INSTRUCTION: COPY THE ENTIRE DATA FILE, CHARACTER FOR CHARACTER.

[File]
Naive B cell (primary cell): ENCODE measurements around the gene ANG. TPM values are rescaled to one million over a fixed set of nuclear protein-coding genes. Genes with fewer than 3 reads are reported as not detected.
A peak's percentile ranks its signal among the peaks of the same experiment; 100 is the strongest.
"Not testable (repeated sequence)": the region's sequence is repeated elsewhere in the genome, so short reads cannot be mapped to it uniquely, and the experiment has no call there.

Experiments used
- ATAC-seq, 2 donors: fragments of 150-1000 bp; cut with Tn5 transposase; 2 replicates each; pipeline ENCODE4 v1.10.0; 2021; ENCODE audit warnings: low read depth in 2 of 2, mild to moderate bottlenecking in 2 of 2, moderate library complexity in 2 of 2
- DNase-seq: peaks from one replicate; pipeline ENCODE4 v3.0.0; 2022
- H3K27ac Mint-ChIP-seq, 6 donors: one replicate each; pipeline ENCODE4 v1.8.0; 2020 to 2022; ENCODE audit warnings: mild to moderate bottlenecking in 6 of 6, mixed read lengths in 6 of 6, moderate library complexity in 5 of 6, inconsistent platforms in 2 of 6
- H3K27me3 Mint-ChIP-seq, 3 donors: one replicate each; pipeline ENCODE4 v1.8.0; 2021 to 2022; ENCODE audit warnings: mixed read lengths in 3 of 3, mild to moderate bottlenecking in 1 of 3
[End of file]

Naive B cell (primary cell): ENCODE measurements around the gene ANG. TPM values are rescaled to one million over a fixed set of nuclear protein-coding genes. Genes with fewer than 3 reads are reported as not detected.
A peak's percentile ranks its signal among the peaks of the same experiment; 100 is the strongest.
"Not testable (repeated sequence)": the region's sequence is repeated elsewhere in the genome, so short reads cannot be mapped to it uniquely, and the experiment has no call there.

Experiments used
- ATAC-seq, 2 donors: fragments of 150-1000 bp; cut with Tn5 transposase; 2 replicates each; pipeline ENCODE4 v1.10.0; 2021; ENCODE audit warnings: low read depth in 2 of 2, mild to moderate bottlenecking in 2 of 2, moderate library complexity in 2 of 2
- DNase-seq: peaks from one replicate; pipeline ENCODE4 v3.0.0; 2022
- H3K27ac Mint-ChIP-seq, 6 donors: one replicate each; pipeline ENCODE4 v1.8.0; 2020 to 2022; ENCODE audit warnings: mild to moderate bottlenecking in 6 of 6, mixed read lengths in 6 of 6, moderate library complexity in 5 of 6, inconsistent platforms in 2 of 6
- H3K27me3 Mint-ChIP-seq, 3 donors: one replicate each; pipeline ENCODE4 v1.8.0; 2021 to 2022; ENCODE audit warnings: mixed read lengths in 3 of 3, mild to moderate bottlenecking in 1 of 3